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John Schuhmann

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The U.S. Team will need Kevin Love scrapping for every rebound at the 2010 World Championships.
Andrew D. Bernstein/NBAE via Getty Images

Love doesn't lack for appreciation with U.S. Team


Posted Aug 11 2010 10:24AM

NEW YORK -- Is it possible for a player to be more appreciated by the U.S. National Team than by the second worst team in the NBA?

Yes, it is.

You would think that a team that was out of the playoff picture before the season even started would want their young, talented big man to play as many minutes as possible. But Kevin Love started just 22 games for the Timberwolves last season and logged just 28.7 minutes per contest.

Love, a guy selected with the No. 5 pick in the 2008 Draft, averaged fewer minutes than former second-round pick Ryan Gomes and started fewer games than former second-round pick Ryan Hollins. Minnesota was a below-average rebounding team, yet they couldn't find more than 29 minutes for the best per-minute rebounder in the league.

Countless people around the NBA were baffled by the lack of love for Love in Minnesota last season. Count USA center Tyson Chandler among them.

Top rebounds per minute, 2009-10 (Minimum 200 minutes)
Player (Team) Games Minutes Total Rebounds RPG Rebounds per 40 min.
Kevin Love (Wolves) 60 1721 658 11.0 15.3
Dwight Howard (Magic) 82 2844 1082 13.2 15.2
Marcus Camby (Clippers/Blazers) 74 2314 871 11.8 15.1
Samuel Dalembert (Sixers) 82 2127 784 9.6 14.7
Joakim Noah (Bulls) 64 1923 704 11.0 14.6

"I can't speak for their organization, but I definitely know when we play against them, he's almost No. 1 on the scouting report, as far as big guys go," Chandler said Tuesday. "[The coaches] definitely pay attention [to him]. They talk about him being the first player on the floor."

Meanwhile, with the U.S. Team resuming training on Tuesday at John Jay College, Love looks to have a prominent role on the squad that will play in this summer's World Championship, which begins Aug. 28 in Turkey.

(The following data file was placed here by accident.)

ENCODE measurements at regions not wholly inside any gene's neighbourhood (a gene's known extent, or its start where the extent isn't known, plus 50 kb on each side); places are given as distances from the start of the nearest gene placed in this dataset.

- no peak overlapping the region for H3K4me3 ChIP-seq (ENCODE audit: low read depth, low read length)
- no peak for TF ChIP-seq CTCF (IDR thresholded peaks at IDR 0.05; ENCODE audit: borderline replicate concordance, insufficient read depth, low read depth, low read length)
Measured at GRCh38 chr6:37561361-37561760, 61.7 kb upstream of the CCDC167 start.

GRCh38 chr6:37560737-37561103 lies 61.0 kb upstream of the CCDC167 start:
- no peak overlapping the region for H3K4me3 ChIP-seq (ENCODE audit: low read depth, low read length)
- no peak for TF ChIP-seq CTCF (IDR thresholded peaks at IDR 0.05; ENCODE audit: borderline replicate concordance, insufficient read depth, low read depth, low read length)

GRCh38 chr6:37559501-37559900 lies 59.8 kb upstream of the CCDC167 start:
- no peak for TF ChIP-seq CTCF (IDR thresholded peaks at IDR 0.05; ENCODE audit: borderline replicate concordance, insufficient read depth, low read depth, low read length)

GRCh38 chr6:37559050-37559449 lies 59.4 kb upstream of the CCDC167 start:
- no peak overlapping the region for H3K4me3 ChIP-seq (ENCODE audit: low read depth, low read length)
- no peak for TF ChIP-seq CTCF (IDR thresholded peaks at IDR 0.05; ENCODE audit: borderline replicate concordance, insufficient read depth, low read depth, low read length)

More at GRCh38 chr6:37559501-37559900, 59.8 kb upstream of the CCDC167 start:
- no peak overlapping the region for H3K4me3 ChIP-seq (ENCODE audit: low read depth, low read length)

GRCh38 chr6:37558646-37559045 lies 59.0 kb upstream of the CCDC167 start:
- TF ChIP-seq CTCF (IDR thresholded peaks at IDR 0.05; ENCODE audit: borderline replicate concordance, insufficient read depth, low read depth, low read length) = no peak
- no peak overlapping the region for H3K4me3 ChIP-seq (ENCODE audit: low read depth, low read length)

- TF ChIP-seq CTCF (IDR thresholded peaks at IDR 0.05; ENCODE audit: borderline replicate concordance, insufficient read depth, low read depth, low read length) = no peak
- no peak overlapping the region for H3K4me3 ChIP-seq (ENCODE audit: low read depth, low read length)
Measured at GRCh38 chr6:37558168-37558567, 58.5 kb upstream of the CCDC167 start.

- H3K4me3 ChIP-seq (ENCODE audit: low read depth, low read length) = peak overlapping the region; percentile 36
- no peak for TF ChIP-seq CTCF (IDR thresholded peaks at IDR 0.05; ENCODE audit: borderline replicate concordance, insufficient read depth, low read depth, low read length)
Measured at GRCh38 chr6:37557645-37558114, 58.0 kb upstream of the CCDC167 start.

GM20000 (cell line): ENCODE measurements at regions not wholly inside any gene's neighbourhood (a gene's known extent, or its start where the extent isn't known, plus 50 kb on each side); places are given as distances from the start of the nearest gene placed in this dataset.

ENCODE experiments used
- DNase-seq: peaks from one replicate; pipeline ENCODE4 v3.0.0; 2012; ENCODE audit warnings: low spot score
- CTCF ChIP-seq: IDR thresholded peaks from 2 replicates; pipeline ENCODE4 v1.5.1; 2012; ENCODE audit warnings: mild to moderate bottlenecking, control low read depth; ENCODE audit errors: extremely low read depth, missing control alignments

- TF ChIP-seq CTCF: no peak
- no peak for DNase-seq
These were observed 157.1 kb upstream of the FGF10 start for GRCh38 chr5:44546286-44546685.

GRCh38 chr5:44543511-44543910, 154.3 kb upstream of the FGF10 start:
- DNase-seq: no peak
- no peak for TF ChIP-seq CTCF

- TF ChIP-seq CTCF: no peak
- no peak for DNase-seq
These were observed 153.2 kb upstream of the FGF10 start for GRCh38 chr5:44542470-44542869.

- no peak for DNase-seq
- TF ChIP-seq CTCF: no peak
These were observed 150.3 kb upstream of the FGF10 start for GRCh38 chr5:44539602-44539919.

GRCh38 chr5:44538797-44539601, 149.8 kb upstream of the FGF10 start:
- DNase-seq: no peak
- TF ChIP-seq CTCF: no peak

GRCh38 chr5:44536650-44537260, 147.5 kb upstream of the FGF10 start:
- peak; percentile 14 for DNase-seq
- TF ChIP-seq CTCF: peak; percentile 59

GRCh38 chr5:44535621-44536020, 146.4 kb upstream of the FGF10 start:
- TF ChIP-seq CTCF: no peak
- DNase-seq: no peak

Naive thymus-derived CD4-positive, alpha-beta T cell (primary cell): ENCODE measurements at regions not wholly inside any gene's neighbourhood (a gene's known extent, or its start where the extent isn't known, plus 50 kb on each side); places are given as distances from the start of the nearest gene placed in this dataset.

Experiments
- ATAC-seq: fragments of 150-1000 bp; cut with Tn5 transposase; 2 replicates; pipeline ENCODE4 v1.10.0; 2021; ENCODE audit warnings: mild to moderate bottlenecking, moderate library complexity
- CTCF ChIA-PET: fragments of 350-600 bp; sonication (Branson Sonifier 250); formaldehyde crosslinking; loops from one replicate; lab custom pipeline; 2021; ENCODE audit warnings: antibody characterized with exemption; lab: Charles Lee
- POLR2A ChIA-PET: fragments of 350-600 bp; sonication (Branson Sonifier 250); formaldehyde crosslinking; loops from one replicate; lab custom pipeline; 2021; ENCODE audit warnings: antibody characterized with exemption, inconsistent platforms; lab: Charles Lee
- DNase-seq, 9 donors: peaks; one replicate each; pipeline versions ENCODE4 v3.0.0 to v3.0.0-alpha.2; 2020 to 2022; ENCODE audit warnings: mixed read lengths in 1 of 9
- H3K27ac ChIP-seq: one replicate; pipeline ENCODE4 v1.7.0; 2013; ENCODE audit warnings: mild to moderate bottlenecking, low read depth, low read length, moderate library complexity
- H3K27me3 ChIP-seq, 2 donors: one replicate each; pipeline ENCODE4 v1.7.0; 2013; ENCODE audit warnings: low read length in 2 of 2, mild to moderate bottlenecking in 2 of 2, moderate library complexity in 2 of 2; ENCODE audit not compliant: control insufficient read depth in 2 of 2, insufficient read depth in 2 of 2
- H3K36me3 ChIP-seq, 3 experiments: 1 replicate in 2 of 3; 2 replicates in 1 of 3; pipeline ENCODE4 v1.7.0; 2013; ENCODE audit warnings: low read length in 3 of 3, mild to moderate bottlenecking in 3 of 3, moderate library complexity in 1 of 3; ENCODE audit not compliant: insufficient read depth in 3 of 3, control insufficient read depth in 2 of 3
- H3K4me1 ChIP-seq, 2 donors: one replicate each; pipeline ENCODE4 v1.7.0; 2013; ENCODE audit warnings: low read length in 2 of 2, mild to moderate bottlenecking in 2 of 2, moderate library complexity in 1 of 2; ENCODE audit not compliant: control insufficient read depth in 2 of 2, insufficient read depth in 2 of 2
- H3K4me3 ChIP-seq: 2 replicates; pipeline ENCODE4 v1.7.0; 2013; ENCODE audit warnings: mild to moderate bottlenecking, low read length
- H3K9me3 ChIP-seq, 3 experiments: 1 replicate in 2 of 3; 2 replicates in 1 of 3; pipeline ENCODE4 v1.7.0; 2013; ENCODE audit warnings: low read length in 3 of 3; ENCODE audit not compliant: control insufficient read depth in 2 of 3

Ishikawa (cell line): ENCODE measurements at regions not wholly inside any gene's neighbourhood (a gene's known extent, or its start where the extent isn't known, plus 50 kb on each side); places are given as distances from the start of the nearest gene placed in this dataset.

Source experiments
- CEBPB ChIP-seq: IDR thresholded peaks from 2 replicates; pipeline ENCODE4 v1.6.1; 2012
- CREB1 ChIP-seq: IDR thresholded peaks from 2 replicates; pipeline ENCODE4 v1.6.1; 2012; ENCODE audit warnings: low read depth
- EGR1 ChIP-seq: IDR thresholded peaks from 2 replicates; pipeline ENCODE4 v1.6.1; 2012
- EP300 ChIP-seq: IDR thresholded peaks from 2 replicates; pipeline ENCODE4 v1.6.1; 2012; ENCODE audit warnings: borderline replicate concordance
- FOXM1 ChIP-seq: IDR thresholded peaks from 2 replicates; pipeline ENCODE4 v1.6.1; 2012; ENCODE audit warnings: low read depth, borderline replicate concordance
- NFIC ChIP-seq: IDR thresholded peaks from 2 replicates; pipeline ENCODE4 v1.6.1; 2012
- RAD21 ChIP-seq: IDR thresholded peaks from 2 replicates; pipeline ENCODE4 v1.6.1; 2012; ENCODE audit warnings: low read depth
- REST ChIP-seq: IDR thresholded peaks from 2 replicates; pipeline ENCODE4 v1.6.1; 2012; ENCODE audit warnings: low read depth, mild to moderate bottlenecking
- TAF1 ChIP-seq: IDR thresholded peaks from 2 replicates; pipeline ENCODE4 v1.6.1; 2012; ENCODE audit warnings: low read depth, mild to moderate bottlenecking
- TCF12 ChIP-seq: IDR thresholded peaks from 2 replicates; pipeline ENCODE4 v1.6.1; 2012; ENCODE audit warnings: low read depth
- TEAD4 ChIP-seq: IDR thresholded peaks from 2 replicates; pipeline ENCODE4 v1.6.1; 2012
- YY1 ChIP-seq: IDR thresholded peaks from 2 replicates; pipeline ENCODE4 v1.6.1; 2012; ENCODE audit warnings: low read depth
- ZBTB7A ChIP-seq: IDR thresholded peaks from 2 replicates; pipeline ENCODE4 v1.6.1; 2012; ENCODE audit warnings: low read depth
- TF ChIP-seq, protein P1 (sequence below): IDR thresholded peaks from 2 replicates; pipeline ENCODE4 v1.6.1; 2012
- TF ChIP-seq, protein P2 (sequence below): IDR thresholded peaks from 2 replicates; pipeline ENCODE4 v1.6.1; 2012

With 15 players currently on the roster, three cuts will need to be made before the tournament. Love will not be one of the three. He was one of the top performers in last year's mini-camp, and he has stood out again this year.

After the first week of training camp in Las Vegas, USA head coach Mike Krzyzewski called Love "very consistent" and "easy to play with."

"He comes, definitely, as advertised," USA Basketball chairman Jerry Colangelo said of Love Tuesday. "He knows how to play. He does all the little things and he's physical. He's very much like a European player."

Maybe it's just the international style of play that makes Love more valuable to this team than to the Timberwolves. He has a high basketball IQ, solid fundamentals and excellent passing skills. With the 3-point line at a shorter distance, he's a threat from long range. And with the U.S. short on big men, he will be needed at center, too.

Love was asked Tuesday if he felt more appreciated with the U.S. Team than with the Timberwolves.

"Yes," he responded. "Just a solid yes."

But he was quick to clarify.

"I don't want to come off sounding like a prima donna or sound like I'm complaining or anything," Love said. "I just feel like, since I've been here, it's really been a great team atmosphere. We feel like we have a chance to win this whole thing. I think everybody is just coming in with a great attitude and appreciating everybody as a whole, and really becoming a family.

"I'm just saying in a 15-win season, last year with the Timberwolves, a lot of stuff happened...a lot of new players...we had blown up that team. Heading into this year, we need to just start becoming a family, kind of like it is here, and integrate that family atmosphere into the Timberwolves."

Winning certainly breeds a better atmosphere. And that will be for Timberwolves coach Kurt Rambis and his staff to work on in October. For now, Love is focused on doing what Krzyzewski wants from him: to grab every available rebound.

"For me, it's going to be really attacking the glass on the offensive and defensive end, getting put-backs, getting extra possessions, knocking down the three ball, getting to the free-throw line and really being that international presence at the four or five spot," Love said.

In a scrimmage against the Select Team on Tuesday, Love played exclusively at the five, alongside Kevin Durant and Andre Iguodala in the frontcourt. That lineup not only requires that Love grab more than his share of boards, but it also needs him to take up space in the paint defensively.

Playing the five, Love's pick-and-roll defense will be critical -- one thing he knows he needs to keep working on. Still, it's clear he feels more confident with his place on the U.S. Team than with the Timberwolves.

"I really do believe that I fit in this game well," Love said. "Hopefully, that will carry on to the World Championship, and hopefully, to 2012 and the Olympics too."

John Schuhmann is a staff writer for NBA.com. You can e-mail him here and follow him on twitter.

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